Are you promotable? by Jeffrey Cufaude
This article is reproduced here with permission from author Jeffrey Cufaude, the ASAE and the Centre for Association Leadership. While it relates to career progression in the not-for-profit sector in the US, many of the issues also resonate with career advancement strategies in both the public and private sectors in the Australian context.
If you want to get ahead in your career, it’s not enough to just work hard and hope for the best. Jeffrey Cufaude details what it really takes to be a promotable professional in today’s workplace …
To be deemed a promotable professional, effectively executing your present position’s responsibilities is a minimum expectation, not a differentiator. So what will make you stand out from your peers as worthy of additional responsibilities or more significant positions of leadership?
In Good to Great, author Jim Collins offers a five-level hierarchy of executive capabilities.
Figure 1 – Good to Great’s Levels of Leadership
“Builds enduring greatness through a paradoxical blend of personal humility and professional will.”
You engage individuals’ commitment and contributions to a greater vision and better results.
You effectively and efficiently organise people and other resources toward predetermined objectives.
Contributing Team Members
You interact well with others and effectively contrbiute to group objectives.
Highly Capabile Individuals
You do your job well.
The qualities individuals must possess to be successful at each of Collins’ levels parallel the key themes and insights that more than a dozen association professionals offered on what is required to be a promotable professional.
Succeed with the soft stuff that some find hard. You excel in your own functional responsibilities, but do you play well with others? You should respond with a resounding yes if you want to move from level one to level two, and that requires mastery of the soft skills. “By far, I think one of the most important qualities when deciding to promote someone relates to emotional intelligence,” says Lola Pugliese, CAE vice president, finance and member services, for the Clinical and Laboratory Standards Institute.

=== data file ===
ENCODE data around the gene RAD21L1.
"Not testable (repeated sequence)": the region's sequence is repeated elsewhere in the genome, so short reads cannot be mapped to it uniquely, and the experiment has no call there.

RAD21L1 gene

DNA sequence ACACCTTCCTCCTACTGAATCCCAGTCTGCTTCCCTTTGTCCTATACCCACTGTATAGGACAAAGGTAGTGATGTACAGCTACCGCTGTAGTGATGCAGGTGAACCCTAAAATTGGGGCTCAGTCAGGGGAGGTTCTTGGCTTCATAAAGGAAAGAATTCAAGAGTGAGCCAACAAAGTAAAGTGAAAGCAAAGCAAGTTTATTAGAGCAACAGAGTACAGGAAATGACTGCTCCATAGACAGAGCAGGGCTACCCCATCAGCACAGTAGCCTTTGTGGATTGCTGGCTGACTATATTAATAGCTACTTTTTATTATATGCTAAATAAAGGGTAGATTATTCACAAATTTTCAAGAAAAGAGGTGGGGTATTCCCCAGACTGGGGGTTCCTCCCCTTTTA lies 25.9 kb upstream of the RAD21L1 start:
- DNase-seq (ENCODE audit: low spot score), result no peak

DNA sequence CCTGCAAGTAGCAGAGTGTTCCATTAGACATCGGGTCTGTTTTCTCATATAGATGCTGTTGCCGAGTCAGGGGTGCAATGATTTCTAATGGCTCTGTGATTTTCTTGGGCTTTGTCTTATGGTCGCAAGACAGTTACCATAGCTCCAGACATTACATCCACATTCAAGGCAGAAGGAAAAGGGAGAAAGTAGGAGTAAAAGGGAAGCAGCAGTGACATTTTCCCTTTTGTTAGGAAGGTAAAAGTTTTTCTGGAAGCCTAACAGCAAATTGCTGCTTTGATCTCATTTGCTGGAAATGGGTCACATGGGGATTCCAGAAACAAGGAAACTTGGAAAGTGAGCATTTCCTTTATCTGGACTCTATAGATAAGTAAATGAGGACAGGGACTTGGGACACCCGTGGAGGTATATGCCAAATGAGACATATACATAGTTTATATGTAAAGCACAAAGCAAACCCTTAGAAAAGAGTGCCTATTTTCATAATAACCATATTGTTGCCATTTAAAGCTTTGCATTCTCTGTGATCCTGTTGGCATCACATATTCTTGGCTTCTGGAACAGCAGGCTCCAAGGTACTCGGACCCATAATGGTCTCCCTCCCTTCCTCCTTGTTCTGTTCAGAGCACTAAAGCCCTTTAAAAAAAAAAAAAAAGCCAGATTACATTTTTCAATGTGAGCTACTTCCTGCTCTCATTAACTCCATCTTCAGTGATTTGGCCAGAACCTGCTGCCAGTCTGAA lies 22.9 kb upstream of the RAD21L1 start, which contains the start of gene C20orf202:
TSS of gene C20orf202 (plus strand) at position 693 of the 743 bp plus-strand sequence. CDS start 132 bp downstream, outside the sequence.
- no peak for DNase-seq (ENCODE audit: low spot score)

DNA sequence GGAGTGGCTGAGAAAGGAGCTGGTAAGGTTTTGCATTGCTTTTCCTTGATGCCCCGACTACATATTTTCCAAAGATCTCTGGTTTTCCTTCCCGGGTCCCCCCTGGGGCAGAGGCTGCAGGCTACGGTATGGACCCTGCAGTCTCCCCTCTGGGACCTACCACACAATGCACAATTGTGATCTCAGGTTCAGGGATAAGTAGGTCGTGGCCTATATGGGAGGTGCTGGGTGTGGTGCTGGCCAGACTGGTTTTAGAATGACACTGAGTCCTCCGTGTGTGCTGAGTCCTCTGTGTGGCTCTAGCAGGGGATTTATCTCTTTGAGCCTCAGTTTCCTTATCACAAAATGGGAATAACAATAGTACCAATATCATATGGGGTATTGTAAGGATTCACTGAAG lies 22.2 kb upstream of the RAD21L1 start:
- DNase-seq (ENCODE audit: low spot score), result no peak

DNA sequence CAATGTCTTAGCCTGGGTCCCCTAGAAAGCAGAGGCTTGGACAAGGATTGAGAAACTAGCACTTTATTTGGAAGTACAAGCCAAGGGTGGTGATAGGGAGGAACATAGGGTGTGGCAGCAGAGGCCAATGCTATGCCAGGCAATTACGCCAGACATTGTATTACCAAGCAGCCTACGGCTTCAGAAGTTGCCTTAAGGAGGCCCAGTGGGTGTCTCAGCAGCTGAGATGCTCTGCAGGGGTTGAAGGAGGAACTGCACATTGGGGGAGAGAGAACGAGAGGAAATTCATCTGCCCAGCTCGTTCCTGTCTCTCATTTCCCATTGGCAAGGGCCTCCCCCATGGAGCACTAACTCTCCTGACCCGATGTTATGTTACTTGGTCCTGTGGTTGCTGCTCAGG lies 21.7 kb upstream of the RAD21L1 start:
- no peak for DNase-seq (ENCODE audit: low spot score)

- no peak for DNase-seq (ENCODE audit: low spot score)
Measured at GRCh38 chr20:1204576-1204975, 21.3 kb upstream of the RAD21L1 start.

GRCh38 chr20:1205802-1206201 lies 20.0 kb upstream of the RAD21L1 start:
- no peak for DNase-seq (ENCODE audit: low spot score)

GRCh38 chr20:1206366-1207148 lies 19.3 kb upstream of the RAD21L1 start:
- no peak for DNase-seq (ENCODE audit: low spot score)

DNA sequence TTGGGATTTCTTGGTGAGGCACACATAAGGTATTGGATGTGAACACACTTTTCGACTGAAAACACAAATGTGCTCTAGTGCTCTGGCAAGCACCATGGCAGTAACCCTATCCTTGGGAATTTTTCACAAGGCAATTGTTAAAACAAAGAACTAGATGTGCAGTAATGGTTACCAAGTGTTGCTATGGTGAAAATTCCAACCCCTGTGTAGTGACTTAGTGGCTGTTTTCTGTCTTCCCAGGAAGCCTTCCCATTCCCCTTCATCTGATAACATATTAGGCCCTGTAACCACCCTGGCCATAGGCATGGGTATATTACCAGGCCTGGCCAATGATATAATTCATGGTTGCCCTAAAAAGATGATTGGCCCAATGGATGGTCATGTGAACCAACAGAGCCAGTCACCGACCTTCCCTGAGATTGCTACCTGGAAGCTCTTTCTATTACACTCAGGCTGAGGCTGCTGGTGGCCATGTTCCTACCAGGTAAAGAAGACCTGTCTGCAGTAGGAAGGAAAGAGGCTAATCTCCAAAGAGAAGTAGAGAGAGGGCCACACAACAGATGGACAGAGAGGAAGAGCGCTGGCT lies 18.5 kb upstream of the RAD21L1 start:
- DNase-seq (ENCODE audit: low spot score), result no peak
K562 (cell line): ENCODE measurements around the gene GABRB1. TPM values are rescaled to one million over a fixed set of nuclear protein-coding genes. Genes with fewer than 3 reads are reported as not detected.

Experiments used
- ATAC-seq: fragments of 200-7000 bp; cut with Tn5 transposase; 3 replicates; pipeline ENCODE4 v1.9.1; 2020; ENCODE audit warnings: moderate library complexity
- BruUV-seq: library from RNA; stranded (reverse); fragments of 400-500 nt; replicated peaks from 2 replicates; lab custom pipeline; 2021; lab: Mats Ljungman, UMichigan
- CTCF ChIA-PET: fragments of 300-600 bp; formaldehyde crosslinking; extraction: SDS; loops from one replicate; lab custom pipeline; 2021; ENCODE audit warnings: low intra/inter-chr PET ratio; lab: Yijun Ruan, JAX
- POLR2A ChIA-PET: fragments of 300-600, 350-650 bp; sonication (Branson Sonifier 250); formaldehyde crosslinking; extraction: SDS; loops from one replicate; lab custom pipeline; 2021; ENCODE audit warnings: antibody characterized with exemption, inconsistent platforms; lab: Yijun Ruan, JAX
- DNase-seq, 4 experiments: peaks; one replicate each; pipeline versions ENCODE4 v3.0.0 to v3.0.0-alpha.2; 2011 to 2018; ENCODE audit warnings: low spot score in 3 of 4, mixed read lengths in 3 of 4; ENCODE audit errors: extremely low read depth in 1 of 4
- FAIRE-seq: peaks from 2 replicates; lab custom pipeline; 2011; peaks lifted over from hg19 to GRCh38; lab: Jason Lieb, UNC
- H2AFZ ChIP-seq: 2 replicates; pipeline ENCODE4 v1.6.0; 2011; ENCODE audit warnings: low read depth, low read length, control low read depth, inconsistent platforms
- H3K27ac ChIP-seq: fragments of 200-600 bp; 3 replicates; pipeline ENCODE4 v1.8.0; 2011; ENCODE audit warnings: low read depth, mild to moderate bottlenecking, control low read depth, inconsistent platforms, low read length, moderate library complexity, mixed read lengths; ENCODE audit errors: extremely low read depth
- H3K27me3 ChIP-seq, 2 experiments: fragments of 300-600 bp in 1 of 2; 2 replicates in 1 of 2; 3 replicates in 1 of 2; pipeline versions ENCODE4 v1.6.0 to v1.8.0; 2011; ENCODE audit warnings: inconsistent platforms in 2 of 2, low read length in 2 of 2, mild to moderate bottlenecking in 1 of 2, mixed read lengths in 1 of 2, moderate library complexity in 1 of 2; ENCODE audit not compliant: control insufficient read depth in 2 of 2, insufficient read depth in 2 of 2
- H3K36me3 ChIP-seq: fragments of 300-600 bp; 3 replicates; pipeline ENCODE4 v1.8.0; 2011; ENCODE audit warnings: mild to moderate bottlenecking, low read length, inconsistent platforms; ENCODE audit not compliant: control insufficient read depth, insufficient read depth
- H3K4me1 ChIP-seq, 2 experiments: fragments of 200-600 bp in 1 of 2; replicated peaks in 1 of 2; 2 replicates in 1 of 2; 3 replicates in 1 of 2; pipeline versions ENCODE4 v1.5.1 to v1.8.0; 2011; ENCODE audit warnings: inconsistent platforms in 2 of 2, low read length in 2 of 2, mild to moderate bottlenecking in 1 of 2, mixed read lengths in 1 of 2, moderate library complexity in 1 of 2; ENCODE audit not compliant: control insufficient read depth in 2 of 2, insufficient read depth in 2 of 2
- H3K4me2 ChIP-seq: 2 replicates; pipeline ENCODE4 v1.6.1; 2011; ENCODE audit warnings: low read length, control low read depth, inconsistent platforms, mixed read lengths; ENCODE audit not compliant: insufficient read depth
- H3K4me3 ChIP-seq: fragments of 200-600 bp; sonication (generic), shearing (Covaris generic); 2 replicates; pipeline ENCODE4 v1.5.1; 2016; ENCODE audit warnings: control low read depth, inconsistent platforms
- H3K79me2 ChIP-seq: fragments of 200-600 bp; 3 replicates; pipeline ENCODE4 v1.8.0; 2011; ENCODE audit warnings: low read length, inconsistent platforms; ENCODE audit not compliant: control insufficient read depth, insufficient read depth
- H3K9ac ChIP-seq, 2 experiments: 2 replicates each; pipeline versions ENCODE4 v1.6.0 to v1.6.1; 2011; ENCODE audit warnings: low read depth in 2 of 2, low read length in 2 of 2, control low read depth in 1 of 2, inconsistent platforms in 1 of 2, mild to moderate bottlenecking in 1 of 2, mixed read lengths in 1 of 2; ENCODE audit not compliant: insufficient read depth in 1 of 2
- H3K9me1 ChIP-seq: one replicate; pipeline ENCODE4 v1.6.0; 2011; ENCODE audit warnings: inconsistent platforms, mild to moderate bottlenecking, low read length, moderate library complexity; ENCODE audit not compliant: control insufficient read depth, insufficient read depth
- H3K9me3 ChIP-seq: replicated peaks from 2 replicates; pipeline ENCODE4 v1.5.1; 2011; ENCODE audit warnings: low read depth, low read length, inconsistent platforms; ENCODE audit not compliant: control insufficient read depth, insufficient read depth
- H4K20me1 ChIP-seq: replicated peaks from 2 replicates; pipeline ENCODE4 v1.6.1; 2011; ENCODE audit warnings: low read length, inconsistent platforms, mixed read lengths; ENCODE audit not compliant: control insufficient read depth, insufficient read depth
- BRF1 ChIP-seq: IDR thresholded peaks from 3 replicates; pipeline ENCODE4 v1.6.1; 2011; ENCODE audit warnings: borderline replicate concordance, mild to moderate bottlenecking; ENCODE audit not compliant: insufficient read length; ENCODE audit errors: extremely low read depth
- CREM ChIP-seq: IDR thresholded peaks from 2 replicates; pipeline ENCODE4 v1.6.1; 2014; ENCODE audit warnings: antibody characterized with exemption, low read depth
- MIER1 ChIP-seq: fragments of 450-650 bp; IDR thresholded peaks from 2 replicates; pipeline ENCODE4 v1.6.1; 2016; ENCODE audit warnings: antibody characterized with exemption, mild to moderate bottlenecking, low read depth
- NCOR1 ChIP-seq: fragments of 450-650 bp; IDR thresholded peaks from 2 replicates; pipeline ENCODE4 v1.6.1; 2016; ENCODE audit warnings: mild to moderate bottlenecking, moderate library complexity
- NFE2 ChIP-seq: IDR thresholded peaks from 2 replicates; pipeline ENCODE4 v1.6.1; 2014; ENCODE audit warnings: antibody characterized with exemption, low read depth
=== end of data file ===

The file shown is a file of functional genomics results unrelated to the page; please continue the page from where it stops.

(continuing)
Emotionally intelligent individuals possess strong self-awareness, are able to manage their own emotions and their reactions to others, demonstrate empathy and truly understand colleagues’ perspectives, and handle difficult emotions and conflict with professionalism and maturity.
Leadership and career strategy coach Pegotty Cooper suggests this latter quality presents itself as being “willing to engage readily with others even when their opinions and viewpoints are radically different.” Given that individuals who advance in an association are more likely to work with a broad range of internal and external stakeholders, the capacity to engage effectively with diverse viewpoints becomes critical.
Promotable professionals see others’ perspectives and feedback not as hard and fast truths to either accept or reject but as useful insights into how their efforts and styles are perceived. They incorporate this understanding and modulate how they do their work to more effectively interact alongside others different from them.